Pieces of Eternity.
I was recently given an E Book review copy of this book written by Michael Jensen who was a lecturer at Moore Theological College and who is now the fulltime rector at St Marks Anglican Church at Darling Point in Sydney Australia.
The author introduces us to an illiterate homeless man called Arthur Stace. Arthur had wandered into a Sydney church in the 1940s and heard a sermon on where will you spend eternity. This sermon had a powerful impact on him and he became soundly converted. God worked a miracle in this small unassuming man who could barely read or write and gave him the ability to write the word “eternity” in an exquisite style on the pavements around Sydney for the next twenty odd years. It’s estimated that he wrote this around 500,000 times. As part of the year 2000 celebrations the enlarged replica of his graffiti was lit up in bright lights on the Sydney Harbour Bridge. It’s from this story of a humble man’s urging to remind his community about eternity, the author builds a case that engaging with society today about eternal issues is still an important part of modern society.
His message is more towards Christians then it is an evangelical treatise to win converts. Within these pages he reminds us of the reliability and accuracy of the Scriptures and the history of our faith. He shows the Christian faithful how we too can engage the world with grace, truth honesty and humility. Michael doesn’t pull his punches. His chapter on the church and child abuse is an honest stinging critique, in which he reminds us that we are not above public scrutiny.
Yet he also fairly critiques the supposedly non-religious politically correct society in which we live. He reminds us that the Christian message is one of positive eternal values when talking about God and that an appeal to Jesus’ teaching to ‘love your neighbour as yourself’ would be an entirely acceptable discussion point in a society that pretends it’s not interested in God talk.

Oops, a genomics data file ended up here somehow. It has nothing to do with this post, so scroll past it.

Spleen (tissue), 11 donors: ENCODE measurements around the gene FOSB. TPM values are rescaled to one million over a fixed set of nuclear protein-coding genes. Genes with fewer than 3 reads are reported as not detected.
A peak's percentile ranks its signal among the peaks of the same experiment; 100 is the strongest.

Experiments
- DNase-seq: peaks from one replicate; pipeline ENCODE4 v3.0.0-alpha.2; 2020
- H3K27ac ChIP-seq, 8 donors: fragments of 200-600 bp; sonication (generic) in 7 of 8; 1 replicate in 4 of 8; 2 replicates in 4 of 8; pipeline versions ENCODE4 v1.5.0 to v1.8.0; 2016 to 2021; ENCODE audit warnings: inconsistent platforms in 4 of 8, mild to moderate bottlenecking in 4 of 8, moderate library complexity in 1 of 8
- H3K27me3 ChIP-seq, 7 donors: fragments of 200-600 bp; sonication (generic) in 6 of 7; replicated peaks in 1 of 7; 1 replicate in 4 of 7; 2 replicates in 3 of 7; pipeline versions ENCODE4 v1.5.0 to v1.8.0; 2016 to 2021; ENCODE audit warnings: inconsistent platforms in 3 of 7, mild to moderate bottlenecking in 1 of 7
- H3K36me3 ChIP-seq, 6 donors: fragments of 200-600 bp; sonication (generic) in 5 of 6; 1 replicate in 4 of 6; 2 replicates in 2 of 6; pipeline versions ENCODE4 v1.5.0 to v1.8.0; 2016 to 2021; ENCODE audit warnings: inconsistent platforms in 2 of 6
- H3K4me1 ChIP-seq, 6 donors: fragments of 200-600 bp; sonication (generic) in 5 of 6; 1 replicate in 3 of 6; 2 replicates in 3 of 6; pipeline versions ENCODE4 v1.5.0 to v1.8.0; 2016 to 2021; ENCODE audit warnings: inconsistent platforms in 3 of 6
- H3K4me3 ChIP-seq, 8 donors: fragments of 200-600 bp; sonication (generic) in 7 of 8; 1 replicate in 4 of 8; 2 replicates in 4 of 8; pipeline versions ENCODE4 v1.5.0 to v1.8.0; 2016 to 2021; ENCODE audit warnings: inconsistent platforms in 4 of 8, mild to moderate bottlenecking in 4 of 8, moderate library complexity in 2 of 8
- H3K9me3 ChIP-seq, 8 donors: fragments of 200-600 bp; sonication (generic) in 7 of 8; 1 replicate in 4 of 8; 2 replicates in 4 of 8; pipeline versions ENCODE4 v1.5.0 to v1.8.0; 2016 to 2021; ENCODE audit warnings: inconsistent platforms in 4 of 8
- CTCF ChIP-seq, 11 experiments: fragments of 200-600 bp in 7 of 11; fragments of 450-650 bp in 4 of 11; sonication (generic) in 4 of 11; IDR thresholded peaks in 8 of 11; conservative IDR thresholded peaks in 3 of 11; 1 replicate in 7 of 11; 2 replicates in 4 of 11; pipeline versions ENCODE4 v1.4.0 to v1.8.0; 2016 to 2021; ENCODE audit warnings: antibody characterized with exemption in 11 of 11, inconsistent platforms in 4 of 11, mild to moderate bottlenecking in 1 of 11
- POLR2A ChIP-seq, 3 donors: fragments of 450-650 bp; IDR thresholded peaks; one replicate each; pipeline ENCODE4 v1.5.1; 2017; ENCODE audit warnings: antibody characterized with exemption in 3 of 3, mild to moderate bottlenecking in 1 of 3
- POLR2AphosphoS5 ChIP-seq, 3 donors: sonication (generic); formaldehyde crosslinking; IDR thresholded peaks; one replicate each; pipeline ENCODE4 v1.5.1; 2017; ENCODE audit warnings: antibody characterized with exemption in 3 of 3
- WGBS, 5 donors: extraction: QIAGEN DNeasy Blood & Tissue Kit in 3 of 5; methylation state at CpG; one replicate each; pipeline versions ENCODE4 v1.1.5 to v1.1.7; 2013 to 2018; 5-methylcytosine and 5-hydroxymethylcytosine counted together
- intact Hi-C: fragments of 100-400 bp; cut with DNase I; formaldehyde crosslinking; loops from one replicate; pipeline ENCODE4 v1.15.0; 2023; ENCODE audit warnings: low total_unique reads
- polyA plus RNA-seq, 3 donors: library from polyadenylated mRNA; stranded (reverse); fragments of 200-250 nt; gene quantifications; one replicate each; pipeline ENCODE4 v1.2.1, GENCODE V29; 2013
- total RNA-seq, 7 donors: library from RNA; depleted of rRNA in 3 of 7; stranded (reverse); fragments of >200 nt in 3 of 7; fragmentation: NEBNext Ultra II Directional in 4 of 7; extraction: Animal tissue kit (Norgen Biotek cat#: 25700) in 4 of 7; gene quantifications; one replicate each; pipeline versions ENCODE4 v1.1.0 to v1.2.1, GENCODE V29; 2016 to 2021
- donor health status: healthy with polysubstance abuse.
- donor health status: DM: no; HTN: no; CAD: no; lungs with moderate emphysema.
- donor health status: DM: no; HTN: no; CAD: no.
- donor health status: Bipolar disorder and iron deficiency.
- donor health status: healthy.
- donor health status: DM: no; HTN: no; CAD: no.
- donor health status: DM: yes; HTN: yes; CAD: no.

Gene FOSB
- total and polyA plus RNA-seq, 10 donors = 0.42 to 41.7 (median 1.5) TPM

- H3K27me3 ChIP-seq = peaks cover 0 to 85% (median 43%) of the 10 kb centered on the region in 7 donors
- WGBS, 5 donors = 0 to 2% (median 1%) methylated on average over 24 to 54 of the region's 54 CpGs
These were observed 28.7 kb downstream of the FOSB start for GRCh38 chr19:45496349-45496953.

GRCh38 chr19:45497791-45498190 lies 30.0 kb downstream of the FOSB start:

I found his engagement with Mark Zuckerberg of Face Book fame fascinating. It’s no secret to those who know me that I am a social media addict. I become housebound through a serious illness where Face Book and other social media became a source of life-giving interaction with the outside world. Michael notes that the success of Zuckerberg is in his recognising the deep need we have for connecting with others. But the author also rightly concludes that any hope for harmonious and peaceful human living lies elsewhere.
The book is written in a fairly conversational tone which makes for easy reading. This is something you could easily do in a day or two. But I think this would do this book a disservice if you were to do this. It’s a book that has much meat in it and as such to excuse the metaphor, one needs to take the time to chew its fat.
My only critique is that some of the langue is technical and his references to some philosophers may go over some heads. However, this is also the strength of the book in that no matter your background, there is much in it which has appeal.
I am under no compulsion to give a positive review of this book. I believe Michael has written a book that has something to seriously offer every Christian and to society at large and I would like to commend this book to you.